Becky LaPorte signed up to be a mentor for Jackson Linfor three years ago. Linfor is 10 and in the fifth grade. Linfor has a younger sister, Dakota, who is also in the M.A.Y. Mentoring Program.
LaPorte and Linfor knew each other from attending church at Cornerstone Fellowship.
“I had a trial going on in my life,” said LaPorte. “So, I thought I would reach out to the mentoring program and go that route to help out. I met with Kim Leininger, and she actually asked me if there was anybody I had in mind. Jackson and I go to church together so that is how we got paired up.”
LaPorte and Linfor usually meet once a week to spend time together playing games, cooking and eat dinner together. They talk about what Linfor wants to do when he grows up, which is to become a comedian.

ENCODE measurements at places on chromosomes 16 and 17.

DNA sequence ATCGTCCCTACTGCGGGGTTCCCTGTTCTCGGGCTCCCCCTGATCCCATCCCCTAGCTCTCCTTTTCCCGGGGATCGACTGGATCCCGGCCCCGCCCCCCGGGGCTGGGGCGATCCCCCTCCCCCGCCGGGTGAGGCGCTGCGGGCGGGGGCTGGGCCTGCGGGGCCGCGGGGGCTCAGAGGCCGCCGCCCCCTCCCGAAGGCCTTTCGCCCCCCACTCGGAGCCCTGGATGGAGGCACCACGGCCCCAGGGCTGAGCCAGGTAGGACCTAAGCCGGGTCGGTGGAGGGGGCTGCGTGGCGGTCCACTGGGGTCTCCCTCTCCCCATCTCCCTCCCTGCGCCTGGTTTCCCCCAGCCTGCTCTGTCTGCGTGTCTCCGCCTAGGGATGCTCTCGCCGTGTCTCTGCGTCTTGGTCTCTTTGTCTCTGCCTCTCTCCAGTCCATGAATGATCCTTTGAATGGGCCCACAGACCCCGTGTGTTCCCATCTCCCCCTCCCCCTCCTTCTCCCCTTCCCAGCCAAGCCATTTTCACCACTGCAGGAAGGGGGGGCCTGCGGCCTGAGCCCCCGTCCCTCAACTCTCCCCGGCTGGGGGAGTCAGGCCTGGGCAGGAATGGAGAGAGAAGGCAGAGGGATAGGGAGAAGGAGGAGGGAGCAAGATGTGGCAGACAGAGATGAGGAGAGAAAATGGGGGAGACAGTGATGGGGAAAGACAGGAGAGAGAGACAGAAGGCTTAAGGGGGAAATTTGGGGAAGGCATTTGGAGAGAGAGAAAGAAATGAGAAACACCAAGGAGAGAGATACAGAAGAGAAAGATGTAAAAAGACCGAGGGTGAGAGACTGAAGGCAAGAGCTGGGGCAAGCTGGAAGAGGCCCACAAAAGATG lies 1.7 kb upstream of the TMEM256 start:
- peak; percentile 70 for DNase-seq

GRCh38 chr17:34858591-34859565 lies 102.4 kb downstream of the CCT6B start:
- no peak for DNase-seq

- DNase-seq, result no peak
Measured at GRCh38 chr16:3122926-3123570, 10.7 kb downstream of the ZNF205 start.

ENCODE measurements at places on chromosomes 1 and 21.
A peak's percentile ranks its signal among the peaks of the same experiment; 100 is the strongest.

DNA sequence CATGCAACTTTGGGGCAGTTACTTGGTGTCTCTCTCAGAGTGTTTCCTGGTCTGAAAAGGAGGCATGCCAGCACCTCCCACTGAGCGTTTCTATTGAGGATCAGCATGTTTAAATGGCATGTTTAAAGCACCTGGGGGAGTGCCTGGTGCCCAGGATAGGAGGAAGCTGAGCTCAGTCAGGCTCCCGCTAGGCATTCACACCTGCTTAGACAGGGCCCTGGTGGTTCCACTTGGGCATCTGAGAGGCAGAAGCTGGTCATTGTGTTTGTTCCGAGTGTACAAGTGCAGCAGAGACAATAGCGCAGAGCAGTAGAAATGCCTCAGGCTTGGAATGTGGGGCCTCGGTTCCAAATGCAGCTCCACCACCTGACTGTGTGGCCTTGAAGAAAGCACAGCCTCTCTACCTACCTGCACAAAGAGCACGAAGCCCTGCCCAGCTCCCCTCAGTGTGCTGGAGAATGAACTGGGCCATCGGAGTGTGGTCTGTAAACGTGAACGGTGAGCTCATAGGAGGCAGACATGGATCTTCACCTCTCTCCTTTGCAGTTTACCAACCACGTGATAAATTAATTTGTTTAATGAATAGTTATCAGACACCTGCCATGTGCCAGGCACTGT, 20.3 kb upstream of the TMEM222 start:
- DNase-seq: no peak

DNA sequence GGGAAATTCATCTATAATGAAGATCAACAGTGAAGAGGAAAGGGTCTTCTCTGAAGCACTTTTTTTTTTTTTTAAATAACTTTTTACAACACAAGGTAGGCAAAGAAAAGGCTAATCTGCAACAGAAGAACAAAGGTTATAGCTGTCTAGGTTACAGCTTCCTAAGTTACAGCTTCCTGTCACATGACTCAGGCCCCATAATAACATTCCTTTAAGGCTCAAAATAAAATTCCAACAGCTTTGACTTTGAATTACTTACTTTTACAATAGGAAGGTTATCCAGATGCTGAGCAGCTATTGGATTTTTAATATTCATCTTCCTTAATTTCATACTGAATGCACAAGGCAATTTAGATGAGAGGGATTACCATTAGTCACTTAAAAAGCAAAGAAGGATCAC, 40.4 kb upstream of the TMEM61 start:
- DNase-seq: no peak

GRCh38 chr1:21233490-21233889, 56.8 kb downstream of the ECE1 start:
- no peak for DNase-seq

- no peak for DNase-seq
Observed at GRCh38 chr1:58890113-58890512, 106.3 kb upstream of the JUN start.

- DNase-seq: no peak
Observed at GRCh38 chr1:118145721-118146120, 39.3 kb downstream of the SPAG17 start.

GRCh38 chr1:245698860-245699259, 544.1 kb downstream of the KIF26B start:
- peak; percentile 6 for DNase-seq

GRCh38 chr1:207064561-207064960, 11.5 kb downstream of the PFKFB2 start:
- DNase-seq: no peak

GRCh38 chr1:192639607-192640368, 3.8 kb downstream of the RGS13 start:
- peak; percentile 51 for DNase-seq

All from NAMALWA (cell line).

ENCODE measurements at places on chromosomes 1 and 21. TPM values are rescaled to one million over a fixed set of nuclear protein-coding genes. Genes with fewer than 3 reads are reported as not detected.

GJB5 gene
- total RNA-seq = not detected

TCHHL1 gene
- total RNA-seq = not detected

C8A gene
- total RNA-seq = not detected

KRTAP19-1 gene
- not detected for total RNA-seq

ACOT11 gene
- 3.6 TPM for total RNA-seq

“We baked Jackson’s mom a cake for her birthday,” said LaPorte.
LaPorte and her husband Ryan have taken Linfor boating and camping with them, which are activities he had never done before. Linfor also likes spending time with LaPorte’s four dogs which go to the beach with them.
“I just enjoy spending time with Jackson and teaching him things that maybe he hasn’t been taught or seen how to do,” said LaPorte.
Linfor said he likes to spend time with other people and try new things. He said, trying a chocolate smoothie for the first time was fun, and it was good.
LaPorte and Linfor attend the M.A.Y. Mentoring group activities they hold once a month. Linfor enjoyed going to Sportsplex and doing crafts at Christmas.